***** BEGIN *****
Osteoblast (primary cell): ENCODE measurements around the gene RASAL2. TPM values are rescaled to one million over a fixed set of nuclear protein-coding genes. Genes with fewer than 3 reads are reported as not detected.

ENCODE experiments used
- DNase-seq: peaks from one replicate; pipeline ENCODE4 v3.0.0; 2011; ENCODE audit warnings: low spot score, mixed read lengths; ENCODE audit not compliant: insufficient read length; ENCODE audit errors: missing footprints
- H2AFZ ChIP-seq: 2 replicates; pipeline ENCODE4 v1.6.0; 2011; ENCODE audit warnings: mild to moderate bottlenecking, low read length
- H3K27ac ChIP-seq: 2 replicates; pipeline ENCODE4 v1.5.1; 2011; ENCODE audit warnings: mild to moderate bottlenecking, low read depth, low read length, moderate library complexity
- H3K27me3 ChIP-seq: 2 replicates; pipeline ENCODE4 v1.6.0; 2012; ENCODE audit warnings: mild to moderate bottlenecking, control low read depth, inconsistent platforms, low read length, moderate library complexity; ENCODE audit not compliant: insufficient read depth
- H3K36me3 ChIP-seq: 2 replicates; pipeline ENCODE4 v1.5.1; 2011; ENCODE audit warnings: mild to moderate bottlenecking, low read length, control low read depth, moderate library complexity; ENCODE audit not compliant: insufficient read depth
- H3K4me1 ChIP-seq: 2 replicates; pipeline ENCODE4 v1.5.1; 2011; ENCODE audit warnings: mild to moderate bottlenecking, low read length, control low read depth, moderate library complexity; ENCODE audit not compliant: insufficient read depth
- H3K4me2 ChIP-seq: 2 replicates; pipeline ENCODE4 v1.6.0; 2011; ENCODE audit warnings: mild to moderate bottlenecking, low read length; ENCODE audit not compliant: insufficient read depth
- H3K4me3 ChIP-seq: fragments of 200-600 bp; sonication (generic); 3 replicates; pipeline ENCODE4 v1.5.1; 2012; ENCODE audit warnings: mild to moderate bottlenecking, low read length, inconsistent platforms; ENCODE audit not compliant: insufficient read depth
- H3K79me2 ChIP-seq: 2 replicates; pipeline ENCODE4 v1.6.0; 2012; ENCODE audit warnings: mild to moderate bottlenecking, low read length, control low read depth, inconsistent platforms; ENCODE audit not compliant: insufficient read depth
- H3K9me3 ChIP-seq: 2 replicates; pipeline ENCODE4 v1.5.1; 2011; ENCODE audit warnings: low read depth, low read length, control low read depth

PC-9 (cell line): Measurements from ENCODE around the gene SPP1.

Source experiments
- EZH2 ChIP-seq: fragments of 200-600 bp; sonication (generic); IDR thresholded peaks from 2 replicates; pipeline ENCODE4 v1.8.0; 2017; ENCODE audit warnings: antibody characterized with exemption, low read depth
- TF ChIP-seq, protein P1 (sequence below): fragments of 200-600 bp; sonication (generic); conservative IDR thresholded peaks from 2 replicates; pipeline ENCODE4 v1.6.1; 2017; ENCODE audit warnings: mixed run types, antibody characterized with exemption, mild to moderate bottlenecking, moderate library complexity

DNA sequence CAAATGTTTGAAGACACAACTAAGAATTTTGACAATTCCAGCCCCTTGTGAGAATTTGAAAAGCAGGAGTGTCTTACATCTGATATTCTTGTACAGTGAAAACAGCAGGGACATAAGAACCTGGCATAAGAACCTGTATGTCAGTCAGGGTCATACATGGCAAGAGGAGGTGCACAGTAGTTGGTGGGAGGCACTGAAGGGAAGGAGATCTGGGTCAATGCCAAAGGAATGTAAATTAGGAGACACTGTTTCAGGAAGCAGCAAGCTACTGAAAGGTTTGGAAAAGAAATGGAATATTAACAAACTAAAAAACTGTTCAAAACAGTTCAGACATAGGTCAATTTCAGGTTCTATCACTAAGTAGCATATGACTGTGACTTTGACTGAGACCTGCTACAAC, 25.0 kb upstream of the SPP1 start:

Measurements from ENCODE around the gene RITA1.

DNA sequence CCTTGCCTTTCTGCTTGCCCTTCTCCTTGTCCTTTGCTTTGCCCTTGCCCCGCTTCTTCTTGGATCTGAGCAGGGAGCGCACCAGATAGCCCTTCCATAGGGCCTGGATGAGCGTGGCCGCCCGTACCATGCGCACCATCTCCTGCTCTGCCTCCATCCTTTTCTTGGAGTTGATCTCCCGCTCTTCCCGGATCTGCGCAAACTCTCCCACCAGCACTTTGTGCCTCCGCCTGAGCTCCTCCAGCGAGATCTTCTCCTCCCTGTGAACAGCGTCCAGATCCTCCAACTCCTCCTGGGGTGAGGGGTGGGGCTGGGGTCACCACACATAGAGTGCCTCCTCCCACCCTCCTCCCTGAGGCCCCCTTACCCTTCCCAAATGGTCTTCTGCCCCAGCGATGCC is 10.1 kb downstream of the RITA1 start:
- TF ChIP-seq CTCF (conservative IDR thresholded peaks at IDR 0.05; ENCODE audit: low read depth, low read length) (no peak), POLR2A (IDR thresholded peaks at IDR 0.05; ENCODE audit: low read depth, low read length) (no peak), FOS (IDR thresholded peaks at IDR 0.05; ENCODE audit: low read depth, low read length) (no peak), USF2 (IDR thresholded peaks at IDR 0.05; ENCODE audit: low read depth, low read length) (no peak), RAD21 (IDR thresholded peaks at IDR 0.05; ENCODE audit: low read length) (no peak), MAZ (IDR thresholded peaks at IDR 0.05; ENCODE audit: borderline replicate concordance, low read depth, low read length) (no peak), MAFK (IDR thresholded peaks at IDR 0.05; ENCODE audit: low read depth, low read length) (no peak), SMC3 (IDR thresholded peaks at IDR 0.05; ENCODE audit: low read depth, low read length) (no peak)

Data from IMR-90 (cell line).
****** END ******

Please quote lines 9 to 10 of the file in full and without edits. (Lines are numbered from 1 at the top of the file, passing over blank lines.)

- H3K4me2 ChIP-seq: 2 replicates; pipeline ENCODE4 v1.6.0; 2011; ENCODE audit warnings: mild to moderate bottlenecking, low read length; ENCODE audit not compliant: insufficient read depth
- H3K4me3 ChIP-seq: fragments of 200-600 bp; sonication (generic); 3 replicates; pipeline ENCODE4 v1.5.1; 2012; ENCODE audit warnings: mild to moderate bottlenecking, low read length, inconsistent platforms; ENCODE audit not compliant: insufficient read depth